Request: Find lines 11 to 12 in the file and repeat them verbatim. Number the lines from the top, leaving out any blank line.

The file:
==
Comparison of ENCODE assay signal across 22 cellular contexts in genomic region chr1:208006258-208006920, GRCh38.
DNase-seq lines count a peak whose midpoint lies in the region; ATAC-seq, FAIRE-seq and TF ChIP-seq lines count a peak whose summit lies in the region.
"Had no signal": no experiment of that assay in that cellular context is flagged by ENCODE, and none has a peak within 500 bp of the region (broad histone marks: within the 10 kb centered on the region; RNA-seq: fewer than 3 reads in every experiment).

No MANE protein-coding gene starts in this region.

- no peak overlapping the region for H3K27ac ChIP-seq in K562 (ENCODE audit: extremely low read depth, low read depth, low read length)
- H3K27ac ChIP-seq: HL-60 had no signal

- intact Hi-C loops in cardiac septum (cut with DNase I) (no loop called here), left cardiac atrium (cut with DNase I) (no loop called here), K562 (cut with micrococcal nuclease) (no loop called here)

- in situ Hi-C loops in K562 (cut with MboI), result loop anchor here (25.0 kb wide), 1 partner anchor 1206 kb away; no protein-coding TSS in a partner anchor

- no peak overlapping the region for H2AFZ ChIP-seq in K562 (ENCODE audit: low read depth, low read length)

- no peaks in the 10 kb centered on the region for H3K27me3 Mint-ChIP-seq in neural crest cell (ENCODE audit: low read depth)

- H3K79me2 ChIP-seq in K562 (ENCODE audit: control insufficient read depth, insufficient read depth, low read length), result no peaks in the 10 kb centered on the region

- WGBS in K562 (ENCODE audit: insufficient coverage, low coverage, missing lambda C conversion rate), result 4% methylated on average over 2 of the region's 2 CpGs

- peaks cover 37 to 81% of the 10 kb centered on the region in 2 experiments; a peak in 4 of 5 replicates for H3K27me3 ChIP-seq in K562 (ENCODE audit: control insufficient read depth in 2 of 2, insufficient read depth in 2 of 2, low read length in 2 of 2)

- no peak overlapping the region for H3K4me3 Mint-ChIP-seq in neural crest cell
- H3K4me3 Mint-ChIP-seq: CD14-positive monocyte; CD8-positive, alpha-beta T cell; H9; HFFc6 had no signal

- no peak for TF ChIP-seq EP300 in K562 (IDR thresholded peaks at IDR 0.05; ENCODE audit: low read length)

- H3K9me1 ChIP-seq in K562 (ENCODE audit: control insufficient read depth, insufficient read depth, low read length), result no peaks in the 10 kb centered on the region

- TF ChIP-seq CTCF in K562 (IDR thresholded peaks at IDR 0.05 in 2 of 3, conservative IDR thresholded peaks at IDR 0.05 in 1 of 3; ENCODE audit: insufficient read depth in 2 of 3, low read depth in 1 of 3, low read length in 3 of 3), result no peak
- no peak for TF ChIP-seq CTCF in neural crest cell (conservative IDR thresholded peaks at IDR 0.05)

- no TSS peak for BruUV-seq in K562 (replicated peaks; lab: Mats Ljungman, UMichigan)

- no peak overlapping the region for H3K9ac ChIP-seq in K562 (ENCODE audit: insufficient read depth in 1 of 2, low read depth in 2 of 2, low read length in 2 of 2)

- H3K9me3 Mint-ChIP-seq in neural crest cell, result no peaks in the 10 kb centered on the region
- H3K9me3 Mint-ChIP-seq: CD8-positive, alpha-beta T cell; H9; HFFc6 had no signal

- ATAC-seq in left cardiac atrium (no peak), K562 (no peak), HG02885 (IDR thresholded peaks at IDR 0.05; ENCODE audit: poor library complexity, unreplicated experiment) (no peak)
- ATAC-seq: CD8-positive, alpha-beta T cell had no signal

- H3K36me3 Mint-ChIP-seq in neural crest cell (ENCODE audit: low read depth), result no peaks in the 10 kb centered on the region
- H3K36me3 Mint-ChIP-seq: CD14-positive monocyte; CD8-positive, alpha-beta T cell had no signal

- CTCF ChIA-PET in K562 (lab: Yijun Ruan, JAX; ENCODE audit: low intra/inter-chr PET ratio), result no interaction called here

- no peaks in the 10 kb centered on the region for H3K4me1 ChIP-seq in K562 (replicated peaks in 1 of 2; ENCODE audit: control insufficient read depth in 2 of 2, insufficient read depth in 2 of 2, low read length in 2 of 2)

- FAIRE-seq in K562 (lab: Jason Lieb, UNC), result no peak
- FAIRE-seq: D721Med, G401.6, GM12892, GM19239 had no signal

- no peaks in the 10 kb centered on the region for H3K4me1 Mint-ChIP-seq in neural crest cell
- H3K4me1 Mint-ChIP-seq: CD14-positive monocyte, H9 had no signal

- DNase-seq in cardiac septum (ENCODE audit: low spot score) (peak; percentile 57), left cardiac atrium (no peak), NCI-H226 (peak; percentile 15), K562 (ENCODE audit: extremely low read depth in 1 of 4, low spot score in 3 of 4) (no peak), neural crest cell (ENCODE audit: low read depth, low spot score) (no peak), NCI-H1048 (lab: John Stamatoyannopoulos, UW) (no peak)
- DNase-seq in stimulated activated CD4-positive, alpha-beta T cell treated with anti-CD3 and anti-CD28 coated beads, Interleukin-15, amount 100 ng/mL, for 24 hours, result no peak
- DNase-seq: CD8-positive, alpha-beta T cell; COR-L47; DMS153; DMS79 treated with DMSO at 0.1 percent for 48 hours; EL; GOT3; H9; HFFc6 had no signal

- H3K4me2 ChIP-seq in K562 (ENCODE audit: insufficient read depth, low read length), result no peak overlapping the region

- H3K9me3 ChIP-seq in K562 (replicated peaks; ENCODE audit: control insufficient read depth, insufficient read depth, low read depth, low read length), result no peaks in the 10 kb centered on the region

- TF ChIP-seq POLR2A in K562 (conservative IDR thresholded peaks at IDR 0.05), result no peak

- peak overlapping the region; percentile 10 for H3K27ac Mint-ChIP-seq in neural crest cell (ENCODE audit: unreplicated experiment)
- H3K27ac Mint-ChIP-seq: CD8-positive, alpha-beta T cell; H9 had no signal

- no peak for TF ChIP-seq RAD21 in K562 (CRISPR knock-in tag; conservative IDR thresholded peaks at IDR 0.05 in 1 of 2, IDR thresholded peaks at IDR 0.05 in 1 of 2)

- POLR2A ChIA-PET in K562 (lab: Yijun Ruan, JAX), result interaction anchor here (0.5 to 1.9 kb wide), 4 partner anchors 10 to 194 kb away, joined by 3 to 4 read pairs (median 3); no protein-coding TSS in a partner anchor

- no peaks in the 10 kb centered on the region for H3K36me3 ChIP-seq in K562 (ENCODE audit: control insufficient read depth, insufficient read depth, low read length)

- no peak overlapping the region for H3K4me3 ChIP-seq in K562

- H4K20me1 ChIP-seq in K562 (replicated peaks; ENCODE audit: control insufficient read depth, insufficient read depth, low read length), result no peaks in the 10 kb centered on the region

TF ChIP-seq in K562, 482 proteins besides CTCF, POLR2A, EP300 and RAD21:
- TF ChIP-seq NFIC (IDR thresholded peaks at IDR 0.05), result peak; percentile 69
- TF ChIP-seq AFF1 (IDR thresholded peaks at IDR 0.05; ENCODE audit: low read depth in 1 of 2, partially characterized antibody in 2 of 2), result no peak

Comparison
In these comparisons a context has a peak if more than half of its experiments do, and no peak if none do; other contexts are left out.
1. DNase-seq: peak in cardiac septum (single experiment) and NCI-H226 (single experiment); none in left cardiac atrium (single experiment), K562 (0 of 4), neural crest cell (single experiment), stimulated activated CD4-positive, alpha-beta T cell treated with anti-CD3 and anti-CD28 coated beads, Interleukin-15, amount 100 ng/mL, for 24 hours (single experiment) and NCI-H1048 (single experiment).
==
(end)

- H3K79me2 ChIP-seq in K562 (ENCODE audit: control insufficient read depth, insufficient read depth, low read length), result no peaks in the 10 kb centered on the region

- WGBS in K562 (ENCODE audit: insufficient coverage, low coverage, missing lambda C conversion rate), result 4% methylated on average over 2 of the region's 2 CpGs